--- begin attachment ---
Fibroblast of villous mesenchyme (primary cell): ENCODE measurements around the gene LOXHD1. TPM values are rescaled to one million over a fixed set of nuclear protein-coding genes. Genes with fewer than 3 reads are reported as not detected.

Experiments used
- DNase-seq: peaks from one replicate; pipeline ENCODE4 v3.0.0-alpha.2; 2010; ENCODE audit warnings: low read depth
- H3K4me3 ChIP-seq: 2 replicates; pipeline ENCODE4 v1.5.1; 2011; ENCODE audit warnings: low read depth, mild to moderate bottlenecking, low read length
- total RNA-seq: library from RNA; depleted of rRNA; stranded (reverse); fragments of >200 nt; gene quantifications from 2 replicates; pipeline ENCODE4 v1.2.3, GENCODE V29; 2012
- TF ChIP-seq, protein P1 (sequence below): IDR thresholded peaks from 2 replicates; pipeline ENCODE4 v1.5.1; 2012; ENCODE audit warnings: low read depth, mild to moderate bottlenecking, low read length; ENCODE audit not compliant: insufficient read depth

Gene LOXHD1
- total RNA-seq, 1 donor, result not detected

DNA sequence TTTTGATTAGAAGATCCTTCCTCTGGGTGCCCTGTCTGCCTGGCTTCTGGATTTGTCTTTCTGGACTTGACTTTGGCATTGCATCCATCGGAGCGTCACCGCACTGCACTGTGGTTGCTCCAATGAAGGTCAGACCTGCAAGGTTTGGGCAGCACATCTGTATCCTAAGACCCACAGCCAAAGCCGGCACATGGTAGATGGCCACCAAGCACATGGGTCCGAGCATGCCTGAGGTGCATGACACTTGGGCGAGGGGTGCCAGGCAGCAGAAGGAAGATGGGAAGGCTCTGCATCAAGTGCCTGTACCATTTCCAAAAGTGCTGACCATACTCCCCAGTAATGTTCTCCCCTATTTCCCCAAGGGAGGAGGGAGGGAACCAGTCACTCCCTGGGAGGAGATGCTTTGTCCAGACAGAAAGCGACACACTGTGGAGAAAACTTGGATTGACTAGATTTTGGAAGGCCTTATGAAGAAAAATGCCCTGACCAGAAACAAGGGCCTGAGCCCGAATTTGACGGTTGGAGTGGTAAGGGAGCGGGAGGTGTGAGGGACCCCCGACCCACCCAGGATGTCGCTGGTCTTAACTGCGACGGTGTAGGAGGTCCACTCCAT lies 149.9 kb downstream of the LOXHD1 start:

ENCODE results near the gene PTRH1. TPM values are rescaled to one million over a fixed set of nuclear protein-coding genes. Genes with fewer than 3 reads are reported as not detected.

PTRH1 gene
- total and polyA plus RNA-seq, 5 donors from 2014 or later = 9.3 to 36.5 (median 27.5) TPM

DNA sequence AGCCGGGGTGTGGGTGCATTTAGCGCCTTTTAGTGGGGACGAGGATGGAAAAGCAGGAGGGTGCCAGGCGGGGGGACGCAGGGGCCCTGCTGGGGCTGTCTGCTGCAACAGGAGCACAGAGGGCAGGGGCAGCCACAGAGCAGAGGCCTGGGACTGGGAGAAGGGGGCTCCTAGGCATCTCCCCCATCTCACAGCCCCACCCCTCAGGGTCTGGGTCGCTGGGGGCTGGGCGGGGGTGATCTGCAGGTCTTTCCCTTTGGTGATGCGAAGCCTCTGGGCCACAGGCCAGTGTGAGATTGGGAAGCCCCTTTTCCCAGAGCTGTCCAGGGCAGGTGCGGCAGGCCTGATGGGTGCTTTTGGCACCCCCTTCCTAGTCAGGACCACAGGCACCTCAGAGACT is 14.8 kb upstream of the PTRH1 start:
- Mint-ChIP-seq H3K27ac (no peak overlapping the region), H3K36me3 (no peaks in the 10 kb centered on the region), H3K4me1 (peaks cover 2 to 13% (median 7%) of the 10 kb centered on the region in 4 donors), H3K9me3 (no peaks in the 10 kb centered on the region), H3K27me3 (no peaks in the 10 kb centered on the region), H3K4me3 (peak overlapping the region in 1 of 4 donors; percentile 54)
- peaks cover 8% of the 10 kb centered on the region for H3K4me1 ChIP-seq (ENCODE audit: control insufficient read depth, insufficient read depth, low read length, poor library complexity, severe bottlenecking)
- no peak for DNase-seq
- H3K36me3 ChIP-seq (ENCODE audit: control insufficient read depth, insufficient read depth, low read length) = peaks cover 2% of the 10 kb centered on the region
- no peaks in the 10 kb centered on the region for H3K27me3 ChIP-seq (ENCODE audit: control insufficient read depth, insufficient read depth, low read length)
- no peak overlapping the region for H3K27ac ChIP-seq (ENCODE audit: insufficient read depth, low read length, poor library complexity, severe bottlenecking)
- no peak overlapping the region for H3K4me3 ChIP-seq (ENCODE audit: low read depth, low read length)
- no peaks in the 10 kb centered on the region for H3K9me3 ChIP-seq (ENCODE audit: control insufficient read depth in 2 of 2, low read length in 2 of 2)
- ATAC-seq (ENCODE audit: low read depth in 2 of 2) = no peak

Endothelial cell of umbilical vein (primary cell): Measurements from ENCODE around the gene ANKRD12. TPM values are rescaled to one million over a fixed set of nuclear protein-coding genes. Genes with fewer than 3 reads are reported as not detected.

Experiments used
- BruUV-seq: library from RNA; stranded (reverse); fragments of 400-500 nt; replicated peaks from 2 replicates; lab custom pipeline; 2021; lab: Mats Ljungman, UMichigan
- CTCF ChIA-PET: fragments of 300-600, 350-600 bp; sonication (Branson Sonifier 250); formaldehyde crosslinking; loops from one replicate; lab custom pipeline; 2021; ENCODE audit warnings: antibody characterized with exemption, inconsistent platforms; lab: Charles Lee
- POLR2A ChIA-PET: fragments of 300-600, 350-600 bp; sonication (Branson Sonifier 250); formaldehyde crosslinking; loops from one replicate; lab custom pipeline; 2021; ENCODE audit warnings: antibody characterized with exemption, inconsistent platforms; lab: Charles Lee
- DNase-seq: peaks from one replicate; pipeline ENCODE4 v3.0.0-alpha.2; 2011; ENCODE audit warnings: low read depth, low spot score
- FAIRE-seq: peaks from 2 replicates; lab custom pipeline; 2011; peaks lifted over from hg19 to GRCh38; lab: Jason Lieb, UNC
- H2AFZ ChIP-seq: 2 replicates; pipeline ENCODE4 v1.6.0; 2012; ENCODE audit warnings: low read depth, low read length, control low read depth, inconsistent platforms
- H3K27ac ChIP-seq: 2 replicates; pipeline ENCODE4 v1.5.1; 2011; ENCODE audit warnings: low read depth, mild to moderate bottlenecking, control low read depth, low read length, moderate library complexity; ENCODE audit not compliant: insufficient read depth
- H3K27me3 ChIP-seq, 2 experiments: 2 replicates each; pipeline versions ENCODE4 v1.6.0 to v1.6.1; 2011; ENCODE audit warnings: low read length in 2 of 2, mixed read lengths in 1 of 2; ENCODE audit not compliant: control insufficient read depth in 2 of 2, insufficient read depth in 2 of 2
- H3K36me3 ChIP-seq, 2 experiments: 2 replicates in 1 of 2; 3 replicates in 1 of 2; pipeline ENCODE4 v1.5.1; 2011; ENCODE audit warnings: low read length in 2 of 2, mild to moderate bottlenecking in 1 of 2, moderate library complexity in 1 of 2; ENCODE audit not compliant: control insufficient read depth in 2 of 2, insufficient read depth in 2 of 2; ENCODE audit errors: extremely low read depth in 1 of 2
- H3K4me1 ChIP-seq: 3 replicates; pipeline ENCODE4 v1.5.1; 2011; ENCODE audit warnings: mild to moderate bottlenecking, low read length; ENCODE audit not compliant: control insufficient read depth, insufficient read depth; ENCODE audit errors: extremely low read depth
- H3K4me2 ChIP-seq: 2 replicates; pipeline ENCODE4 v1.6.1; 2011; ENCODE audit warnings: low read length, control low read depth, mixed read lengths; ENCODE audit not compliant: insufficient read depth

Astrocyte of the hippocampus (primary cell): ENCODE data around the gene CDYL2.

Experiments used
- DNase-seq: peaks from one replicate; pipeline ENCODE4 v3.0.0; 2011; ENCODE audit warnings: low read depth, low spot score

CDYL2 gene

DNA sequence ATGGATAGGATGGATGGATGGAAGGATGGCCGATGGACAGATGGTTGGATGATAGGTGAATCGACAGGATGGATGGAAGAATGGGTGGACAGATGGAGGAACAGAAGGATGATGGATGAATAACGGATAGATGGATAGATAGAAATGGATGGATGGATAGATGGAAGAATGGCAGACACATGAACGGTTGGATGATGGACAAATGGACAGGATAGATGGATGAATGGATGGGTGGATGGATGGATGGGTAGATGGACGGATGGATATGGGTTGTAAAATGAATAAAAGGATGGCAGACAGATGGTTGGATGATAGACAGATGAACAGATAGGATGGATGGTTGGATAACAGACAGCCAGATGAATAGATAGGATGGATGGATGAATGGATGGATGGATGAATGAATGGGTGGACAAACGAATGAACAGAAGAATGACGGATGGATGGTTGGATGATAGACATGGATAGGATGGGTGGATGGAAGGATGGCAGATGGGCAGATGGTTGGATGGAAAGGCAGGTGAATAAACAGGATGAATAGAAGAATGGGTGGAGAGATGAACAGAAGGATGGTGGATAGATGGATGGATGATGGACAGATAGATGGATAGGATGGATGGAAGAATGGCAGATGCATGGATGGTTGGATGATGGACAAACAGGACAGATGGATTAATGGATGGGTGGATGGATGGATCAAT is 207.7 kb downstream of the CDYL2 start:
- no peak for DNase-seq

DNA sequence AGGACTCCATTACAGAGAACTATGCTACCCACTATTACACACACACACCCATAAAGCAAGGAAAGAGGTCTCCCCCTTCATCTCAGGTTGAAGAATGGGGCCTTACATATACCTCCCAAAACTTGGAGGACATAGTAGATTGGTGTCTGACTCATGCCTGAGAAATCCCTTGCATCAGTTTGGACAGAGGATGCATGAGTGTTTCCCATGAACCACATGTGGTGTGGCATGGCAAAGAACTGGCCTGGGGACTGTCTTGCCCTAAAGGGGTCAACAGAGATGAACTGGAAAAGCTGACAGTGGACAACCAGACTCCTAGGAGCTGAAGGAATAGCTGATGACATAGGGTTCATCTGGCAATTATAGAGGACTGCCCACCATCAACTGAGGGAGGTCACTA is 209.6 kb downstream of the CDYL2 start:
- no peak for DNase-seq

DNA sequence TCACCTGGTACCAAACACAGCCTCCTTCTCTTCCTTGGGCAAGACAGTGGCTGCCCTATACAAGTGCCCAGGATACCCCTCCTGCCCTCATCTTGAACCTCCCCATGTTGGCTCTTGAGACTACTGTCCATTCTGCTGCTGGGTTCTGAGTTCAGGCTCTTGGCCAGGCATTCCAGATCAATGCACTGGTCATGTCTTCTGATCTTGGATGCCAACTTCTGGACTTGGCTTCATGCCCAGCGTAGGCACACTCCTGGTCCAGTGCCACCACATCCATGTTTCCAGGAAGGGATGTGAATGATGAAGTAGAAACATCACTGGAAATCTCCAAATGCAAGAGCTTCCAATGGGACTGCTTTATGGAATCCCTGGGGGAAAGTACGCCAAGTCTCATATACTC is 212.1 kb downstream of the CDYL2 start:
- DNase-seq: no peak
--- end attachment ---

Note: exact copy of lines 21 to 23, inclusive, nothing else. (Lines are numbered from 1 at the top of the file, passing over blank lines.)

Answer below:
- no peaks in the 10 kb centered on the region for H3K9me3 ChIP-seq (ENCODE audit: control insufficient read depth in 2 of 2, low read length in 2 of 2)
- ATAC-seq (ENCODE audit: low read depth in 2 of 2) = no peak

Endothelial cell of umbilical vein (primary cell): Measurements from ENCODE around the gene ANKRD12. TPM values are rescaled to one million over a fixed set of nuclear protein-coding genes. Genes with fewer than 3 reads are reported as not detected.